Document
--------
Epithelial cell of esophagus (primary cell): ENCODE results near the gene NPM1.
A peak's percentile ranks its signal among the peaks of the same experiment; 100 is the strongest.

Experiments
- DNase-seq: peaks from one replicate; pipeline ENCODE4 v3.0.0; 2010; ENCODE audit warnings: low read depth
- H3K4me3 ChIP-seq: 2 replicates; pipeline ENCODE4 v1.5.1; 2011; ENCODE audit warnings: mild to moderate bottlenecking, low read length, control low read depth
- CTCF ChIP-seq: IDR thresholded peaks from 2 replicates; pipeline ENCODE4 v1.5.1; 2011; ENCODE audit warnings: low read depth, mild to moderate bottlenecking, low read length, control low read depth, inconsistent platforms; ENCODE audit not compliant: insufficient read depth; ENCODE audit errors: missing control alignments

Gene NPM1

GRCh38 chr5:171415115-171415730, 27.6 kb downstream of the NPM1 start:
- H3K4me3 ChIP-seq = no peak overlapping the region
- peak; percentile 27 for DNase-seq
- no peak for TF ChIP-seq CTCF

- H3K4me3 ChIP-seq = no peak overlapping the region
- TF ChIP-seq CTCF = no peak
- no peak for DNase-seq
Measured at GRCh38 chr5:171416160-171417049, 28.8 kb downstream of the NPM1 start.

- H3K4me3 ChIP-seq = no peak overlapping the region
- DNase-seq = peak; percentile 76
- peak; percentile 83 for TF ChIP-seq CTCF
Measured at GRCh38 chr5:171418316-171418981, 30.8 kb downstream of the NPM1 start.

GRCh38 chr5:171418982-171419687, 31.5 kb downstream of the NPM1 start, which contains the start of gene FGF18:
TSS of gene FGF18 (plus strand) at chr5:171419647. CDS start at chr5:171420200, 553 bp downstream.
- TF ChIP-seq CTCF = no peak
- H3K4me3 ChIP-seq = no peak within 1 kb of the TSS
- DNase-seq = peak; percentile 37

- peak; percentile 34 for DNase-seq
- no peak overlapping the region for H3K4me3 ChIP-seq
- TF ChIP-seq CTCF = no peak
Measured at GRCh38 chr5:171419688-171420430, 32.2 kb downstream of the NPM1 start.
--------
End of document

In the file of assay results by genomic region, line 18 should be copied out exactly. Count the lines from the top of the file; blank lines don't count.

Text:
- peak; percentile 83 for TF ChIP-seq CTCF